Guest More than 1 year ago
Newbery Book Title: The Courage of Sarah Noble Reading Level: Fourth Grade Genre: Historical About the Author: Alice Dagliesh was born October 7, 1893, and died in 1979. She wrote more than forty children¿s books. Often times, Ms. Dagliesh used her personal experiences to create her masterpieces. Young readers love her books. Book Review: The Courae of Sarah Noble tells the true story of a little girl who lived in the early 1700¿s. This little girl goes on a trip from Massachusetts to Connecticut with her father. When they got to Connecticut, Sarah and her father stayed in a cave while Sarah¿s father built a house. Sarah encountered several new experiences that were sometimes very frightening. However, she always heard her mother¿s advice. ¿Keep up your courage, Sarah Noble.¿ Sarah made friends with the Indians. When their house was finished, she stayed with the Indians while her father went to get the rest of the family. Although she was afraid to stay behind, everything worked out fine. This would not only be a wonderful book for children to read, be it would be great book for a teacher to use in character education to teach the meaning of courage. Bibliographic Information: Dalgliesh, Alice. The Courage of Sarah Noble. New York: Aladdin Paperbacks and Imprint of Simon & Schuster Children¿s Publication, 1954.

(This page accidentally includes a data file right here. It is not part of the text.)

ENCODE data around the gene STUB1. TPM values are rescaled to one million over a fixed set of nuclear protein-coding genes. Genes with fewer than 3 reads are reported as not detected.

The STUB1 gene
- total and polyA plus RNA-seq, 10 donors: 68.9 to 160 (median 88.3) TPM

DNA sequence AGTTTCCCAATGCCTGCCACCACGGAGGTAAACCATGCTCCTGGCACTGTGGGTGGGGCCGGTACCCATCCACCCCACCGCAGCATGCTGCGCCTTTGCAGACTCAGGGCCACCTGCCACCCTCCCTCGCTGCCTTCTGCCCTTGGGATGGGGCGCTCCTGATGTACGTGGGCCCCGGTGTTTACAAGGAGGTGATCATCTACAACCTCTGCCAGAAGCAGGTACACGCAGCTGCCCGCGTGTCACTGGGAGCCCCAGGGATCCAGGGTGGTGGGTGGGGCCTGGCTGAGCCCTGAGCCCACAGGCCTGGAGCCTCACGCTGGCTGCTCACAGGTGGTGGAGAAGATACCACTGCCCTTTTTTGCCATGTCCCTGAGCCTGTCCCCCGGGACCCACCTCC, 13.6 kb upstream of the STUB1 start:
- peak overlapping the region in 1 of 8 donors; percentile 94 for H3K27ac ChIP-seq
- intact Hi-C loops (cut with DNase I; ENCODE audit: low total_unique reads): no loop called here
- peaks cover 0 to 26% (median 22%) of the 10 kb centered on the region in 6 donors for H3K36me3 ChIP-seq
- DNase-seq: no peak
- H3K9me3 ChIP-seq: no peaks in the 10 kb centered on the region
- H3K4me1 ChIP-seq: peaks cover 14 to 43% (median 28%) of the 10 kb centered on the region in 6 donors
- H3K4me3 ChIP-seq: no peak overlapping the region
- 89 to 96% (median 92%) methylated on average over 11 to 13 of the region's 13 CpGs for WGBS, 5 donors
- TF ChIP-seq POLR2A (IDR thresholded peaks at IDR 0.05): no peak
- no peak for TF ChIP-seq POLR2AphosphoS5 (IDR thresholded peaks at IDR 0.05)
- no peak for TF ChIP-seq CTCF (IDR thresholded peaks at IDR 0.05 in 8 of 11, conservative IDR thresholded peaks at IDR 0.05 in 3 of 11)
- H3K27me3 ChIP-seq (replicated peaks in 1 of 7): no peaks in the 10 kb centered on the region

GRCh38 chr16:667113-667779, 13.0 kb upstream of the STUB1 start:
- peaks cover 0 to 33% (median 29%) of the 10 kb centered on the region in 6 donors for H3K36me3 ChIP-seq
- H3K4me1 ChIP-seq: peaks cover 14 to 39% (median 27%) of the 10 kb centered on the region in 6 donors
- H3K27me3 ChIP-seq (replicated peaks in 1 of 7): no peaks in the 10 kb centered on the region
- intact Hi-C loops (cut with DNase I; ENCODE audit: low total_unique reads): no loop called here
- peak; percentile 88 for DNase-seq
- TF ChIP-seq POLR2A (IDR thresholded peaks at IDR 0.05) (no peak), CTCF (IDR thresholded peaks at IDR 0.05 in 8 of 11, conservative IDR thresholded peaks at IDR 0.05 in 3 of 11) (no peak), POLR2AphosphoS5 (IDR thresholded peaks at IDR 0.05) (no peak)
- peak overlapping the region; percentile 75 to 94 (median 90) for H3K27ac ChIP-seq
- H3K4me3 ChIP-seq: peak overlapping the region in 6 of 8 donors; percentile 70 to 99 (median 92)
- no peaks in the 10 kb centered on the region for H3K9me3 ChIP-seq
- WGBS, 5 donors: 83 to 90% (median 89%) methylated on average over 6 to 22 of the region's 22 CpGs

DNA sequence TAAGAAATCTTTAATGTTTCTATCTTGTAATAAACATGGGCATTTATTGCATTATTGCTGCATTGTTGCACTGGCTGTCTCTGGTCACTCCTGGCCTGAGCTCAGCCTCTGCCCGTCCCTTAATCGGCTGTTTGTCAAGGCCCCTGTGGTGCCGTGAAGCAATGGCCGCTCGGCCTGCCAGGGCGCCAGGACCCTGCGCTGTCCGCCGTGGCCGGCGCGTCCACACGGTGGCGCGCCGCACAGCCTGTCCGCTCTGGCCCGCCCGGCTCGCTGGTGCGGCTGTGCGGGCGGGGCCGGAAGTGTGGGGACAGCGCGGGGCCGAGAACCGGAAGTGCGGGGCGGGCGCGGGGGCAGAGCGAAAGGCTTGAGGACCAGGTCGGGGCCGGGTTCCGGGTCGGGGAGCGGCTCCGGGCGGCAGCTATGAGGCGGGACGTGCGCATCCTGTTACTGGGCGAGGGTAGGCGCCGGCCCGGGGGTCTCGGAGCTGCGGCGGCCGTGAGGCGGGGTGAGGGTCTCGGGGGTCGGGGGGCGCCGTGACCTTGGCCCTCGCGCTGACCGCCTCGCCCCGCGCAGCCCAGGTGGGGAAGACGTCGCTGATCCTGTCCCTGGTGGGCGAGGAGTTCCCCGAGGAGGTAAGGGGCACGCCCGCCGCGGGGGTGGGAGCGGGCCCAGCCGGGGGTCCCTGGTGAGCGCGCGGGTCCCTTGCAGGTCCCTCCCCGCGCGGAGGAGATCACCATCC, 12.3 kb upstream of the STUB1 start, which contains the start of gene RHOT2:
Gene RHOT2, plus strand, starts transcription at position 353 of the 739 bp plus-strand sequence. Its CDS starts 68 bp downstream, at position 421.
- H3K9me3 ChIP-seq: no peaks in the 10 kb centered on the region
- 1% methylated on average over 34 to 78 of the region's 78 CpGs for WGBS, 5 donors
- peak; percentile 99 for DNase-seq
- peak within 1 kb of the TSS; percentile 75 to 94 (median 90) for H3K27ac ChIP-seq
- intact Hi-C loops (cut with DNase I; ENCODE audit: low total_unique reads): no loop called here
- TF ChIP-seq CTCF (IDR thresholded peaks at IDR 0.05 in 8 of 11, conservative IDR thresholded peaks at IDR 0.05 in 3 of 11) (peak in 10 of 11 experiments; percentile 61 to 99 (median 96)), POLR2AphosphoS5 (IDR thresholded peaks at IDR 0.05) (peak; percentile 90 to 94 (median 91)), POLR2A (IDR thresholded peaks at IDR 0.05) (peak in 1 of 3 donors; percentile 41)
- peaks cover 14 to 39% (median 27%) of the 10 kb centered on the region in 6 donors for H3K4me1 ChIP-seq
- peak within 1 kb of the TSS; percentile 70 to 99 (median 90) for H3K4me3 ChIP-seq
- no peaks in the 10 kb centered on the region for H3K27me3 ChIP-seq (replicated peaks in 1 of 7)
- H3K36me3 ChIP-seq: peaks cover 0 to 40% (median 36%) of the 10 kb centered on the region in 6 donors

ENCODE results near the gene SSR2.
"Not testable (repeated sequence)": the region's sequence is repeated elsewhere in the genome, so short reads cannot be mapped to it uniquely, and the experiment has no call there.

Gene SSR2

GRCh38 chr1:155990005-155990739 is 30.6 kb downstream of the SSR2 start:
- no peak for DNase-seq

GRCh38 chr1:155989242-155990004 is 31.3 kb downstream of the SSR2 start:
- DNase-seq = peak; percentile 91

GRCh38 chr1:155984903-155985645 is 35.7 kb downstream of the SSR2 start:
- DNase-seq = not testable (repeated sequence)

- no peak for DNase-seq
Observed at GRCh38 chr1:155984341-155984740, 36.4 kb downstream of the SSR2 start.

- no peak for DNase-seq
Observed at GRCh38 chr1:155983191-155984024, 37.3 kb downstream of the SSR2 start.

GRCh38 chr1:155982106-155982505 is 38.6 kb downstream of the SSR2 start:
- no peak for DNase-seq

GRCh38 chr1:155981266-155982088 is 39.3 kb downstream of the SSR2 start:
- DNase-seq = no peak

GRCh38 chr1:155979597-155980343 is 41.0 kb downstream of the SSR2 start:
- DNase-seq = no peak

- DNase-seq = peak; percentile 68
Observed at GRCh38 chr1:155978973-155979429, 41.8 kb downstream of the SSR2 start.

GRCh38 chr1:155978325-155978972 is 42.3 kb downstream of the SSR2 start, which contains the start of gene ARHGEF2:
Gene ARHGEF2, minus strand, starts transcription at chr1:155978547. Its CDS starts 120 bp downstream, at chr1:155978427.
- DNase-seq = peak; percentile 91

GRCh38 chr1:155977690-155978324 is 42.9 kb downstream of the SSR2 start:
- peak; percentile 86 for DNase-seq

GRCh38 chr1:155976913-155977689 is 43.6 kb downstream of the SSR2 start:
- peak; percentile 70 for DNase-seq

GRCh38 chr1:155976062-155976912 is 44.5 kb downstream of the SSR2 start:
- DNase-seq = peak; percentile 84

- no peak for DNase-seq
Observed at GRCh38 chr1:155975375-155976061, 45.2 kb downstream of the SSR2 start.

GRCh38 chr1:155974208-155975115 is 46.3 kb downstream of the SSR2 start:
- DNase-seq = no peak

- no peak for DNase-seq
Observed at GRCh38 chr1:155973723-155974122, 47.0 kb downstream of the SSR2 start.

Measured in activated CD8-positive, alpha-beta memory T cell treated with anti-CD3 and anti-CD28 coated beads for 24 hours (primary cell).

Anonymous More than 1 year ago
This book is a really great, short book. It teaches you a lesson of don't be afraid to try new things and keep your courage.
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Anonymous More than 1 year ago
Mirade More than 1 year ago
This was a gift for my special little friend who is finally realizing her reading potential after finally having a teacher who understands her form of dyslexia and was able to "break through to her" thought and visual process and help her to make sense of the words and their order. Kudos to special teachers who take the time to really understand their students!!
Anonymous More than 1 year ago
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Anonymous More than 1 year ago
I bought this book for my daughter, age 7. She absolutely adored it. It's perfect for any young reader interested in Colonial Times.